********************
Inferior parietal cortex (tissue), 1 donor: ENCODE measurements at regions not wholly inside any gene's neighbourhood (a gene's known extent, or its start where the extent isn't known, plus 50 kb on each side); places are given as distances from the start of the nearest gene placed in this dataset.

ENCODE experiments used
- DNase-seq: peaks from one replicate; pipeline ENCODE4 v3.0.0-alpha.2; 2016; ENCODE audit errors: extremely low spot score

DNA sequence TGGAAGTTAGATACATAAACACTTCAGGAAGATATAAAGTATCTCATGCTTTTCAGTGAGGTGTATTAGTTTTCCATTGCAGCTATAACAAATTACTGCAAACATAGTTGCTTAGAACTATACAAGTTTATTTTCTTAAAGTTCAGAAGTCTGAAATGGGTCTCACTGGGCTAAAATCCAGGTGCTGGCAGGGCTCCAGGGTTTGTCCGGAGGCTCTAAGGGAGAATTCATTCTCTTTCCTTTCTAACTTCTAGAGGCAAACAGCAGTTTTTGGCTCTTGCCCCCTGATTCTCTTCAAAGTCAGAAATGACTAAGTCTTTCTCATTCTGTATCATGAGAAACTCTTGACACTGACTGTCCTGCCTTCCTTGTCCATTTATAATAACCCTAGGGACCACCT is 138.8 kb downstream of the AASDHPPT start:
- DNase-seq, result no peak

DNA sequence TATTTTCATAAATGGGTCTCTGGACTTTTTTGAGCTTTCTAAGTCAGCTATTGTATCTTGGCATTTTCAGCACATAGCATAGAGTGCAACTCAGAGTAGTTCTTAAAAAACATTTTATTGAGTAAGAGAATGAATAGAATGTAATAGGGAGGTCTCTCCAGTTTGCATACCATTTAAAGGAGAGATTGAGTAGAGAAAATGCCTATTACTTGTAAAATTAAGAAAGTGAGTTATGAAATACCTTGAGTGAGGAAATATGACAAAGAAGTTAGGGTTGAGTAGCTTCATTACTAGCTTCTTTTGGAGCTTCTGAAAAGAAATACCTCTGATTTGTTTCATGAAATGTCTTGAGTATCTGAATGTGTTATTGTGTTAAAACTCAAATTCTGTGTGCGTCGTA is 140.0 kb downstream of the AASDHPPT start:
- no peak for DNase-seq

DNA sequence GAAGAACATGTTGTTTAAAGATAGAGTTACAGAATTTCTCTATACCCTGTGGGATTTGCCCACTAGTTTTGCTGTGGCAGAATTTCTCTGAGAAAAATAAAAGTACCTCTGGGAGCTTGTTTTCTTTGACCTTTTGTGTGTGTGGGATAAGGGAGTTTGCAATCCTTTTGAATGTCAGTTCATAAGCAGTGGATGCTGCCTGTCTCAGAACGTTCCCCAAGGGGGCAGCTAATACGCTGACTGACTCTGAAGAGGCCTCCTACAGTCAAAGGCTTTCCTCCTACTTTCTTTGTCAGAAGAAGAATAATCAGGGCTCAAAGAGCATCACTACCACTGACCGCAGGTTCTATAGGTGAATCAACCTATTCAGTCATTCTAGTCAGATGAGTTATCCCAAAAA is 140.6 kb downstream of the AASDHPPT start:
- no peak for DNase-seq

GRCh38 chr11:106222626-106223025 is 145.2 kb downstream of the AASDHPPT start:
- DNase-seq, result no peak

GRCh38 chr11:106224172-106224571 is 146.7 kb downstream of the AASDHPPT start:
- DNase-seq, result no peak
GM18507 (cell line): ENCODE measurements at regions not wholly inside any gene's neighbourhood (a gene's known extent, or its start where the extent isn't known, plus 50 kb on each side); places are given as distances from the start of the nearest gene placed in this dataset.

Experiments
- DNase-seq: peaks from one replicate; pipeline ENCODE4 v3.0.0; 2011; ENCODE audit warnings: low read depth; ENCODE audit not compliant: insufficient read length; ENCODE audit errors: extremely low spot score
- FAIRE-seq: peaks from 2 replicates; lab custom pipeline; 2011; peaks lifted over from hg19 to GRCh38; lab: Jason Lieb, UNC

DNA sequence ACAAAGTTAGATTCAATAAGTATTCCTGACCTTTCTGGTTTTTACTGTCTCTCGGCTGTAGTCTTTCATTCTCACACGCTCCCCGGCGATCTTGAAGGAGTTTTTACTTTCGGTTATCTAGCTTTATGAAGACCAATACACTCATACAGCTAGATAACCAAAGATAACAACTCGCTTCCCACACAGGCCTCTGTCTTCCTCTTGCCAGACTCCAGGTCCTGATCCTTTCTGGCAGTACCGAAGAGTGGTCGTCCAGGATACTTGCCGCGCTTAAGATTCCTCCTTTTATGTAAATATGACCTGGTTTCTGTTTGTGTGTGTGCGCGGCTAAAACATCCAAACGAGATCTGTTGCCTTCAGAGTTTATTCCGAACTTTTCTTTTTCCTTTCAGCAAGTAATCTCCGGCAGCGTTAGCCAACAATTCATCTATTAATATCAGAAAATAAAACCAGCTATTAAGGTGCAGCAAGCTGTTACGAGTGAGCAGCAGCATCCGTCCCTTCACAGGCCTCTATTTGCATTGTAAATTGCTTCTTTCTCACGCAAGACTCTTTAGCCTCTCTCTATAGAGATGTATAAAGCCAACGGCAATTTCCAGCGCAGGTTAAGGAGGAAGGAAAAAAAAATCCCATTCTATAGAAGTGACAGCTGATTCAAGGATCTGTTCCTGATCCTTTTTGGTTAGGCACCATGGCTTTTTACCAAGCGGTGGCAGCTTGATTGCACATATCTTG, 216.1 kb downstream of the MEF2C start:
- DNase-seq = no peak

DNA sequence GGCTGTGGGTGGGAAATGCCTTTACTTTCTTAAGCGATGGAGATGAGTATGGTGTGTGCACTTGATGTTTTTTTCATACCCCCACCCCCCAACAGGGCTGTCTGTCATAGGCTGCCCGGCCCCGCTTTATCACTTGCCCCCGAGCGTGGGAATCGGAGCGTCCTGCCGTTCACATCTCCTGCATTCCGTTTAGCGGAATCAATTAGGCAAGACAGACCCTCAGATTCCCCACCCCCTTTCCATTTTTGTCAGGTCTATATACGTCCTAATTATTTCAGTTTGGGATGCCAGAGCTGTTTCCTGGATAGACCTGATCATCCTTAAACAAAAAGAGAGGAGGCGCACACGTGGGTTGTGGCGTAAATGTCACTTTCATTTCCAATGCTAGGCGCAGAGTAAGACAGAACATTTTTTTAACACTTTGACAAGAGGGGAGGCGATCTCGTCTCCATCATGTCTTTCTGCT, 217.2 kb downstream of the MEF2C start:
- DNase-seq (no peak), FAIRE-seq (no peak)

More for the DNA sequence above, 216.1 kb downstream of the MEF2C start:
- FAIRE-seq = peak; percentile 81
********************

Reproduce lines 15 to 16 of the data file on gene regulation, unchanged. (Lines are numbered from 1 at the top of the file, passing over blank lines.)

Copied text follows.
Experiments
- DNase-seq: peaks from one replicate; pipeline ENCODE4 v3.0.0; 2011; ENCODE audit warnings: low read depth; ENCODE audit not compliant: insufficient read length; ENCODE audit errors: extremely low spot score